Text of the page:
Be the positive light that keeps the team engaged and on track, even if there are bumps in the road. Being able to delegate and understand your team’s skillset is very important, as it will ultimately help in delivering a project in a smooth and efficient way while remaining under budget. Encourage the team and provide feedback, making sure not to micromanage.
Being able to foresee issues, can help a project run smoothly. Mindset is vital here, as you need to remain calm and positive, while also clearly communicating any impact. Listening to your team, asking them for solutions and then also offering your own solutions is the best way to collaborate together. Linking back to note-taking skills, recording issues as they develop and any changes you implement can help you analyse the project, which in turn helps learn for future projects
5. Relationship building and collaboration:
Creating strong relationships internally and externally is essential, as you are the person that connects everything together. Taking time to get to know people and remembering that we are all human at the end of the day. Understanding everyone’s personal preferences to ways of working and finding a balance.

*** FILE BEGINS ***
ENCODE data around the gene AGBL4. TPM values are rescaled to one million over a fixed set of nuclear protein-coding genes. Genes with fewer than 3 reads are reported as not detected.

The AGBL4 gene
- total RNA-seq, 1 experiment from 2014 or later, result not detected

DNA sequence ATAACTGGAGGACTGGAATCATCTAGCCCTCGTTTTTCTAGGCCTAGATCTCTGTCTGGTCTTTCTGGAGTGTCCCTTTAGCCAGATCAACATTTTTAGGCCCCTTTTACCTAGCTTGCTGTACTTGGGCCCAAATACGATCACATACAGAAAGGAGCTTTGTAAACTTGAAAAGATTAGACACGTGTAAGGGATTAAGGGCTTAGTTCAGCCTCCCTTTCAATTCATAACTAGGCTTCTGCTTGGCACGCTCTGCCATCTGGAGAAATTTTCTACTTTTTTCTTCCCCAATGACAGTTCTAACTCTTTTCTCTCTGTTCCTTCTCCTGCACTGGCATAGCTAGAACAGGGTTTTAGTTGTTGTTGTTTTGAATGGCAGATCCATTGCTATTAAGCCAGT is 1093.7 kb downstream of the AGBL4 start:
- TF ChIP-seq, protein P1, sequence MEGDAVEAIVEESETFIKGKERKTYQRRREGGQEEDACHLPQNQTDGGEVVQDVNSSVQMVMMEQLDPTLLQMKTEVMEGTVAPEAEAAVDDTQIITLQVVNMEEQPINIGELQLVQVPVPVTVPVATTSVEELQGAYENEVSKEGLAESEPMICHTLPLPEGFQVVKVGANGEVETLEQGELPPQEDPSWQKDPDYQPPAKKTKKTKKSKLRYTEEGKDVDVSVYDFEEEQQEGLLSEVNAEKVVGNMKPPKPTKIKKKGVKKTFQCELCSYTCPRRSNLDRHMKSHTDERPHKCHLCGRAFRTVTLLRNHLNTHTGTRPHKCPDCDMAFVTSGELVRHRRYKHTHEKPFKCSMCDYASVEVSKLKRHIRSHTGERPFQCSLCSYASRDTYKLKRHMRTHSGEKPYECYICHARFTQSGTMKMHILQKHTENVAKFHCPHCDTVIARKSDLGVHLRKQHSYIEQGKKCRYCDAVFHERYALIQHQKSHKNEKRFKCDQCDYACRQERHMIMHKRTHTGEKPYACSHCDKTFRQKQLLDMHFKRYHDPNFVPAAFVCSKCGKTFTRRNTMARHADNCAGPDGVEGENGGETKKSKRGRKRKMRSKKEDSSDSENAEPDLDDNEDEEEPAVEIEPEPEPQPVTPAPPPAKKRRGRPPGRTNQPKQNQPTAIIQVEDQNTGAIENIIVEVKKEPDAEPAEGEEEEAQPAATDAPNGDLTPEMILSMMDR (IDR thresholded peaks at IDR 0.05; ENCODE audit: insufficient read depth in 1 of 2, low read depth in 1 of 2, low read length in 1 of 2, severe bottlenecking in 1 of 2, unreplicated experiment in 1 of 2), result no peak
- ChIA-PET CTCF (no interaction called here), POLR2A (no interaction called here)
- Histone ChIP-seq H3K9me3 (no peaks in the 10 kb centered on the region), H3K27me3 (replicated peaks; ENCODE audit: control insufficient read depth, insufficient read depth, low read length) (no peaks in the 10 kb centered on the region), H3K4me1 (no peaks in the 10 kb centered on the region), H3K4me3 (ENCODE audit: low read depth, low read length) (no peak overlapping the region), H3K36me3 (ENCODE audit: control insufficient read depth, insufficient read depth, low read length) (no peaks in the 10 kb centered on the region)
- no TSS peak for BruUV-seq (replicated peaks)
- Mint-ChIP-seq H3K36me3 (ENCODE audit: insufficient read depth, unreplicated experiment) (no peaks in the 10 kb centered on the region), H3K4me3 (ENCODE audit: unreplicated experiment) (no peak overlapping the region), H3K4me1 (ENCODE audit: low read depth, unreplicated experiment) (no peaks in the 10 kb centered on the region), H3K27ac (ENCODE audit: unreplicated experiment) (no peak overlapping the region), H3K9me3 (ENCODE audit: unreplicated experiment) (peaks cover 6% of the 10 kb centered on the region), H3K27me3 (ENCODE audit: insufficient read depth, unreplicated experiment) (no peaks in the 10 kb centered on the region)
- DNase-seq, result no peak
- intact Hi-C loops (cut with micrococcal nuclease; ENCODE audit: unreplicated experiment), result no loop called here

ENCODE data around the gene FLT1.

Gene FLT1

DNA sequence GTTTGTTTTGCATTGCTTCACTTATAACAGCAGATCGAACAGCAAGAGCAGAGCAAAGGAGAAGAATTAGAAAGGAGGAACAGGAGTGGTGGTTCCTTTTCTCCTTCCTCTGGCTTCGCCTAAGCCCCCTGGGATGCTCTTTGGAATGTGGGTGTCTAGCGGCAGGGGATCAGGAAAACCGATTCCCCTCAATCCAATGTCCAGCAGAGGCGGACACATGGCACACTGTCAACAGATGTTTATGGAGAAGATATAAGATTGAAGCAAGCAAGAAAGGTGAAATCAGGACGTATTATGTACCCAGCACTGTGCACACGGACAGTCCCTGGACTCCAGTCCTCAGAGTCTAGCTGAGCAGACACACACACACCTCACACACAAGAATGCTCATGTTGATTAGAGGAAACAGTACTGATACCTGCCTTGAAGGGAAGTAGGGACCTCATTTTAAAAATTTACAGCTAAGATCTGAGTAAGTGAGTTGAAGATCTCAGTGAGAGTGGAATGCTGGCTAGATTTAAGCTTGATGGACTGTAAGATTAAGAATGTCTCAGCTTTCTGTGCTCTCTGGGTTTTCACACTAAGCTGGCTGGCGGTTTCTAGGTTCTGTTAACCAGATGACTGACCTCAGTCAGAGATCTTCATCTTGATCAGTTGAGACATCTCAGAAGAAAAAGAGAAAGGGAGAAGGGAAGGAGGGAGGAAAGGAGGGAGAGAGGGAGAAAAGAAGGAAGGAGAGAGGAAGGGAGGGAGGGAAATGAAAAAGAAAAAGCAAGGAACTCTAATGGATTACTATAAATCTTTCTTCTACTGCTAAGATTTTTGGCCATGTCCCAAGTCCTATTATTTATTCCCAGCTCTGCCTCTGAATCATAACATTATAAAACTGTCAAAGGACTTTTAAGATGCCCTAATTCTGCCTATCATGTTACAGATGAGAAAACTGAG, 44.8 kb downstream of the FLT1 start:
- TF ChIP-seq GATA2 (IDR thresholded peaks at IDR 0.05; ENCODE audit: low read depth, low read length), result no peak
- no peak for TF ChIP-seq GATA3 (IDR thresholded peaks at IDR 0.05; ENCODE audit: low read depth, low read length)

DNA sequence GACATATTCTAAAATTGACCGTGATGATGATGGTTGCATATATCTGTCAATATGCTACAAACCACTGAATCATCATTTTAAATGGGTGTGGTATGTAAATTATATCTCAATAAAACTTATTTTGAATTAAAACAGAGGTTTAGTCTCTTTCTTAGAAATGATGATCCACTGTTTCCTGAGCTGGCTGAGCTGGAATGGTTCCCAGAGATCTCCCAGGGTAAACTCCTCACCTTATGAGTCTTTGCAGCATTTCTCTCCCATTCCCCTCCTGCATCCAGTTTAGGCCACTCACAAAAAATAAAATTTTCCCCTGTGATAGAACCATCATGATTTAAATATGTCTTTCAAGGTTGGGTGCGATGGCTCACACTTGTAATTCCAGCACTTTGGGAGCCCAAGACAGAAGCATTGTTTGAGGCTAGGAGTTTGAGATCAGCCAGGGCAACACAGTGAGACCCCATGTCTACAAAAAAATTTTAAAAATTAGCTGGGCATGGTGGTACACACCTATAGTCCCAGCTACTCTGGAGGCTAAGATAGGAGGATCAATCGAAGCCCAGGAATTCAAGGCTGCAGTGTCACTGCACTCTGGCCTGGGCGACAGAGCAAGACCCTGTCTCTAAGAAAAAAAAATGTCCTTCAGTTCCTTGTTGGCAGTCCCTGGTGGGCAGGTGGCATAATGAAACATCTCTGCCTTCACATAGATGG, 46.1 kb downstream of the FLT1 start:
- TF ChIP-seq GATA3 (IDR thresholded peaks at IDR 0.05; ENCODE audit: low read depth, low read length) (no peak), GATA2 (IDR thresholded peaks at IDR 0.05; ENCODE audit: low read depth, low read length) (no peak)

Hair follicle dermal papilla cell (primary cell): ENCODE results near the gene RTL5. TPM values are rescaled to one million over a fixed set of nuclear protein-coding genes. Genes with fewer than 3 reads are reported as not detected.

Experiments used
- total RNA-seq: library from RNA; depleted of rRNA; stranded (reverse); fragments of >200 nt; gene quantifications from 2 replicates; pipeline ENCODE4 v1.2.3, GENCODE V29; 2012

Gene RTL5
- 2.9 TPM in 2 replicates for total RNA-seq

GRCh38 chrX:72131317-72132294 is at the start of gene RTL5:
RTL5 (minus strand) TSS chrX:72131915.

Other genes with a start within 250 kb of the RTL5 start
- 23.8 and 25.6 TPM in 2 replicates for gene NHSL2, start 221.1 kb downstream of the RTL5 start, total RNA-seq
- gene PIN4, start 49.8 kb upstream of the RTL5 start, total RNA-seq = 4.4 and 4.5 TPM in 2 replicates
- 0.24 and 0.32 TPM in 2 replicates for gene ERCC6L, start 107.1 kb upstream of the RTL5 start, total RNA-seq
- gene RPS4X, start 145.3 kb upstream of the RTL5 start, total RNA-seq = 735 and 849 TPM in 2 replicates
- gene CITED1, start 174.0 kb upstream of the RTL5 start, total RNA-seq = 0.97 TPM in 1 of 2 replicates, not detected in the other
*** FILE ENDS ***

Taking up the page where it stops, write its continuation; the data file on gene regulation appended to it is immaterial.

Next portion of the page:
6. Emotional intelligence:
Be able to read the room and stay calm, especially when there are many things thrown at you at once. Be resilient while remaining mindful of people’s well-being and happiness, implementing any changes that can support them before it becomes an issue, as their well-being is important. It could eventually impact the work they are responsible for. Also, as an MHFAider, I’m very passionate about sharing mental health awareness and educating others on different MH conditions, rather than ignoring and burying our heads in the sand.
7. Understanding client briefs, creating proposals, gathering estimations and negotiating: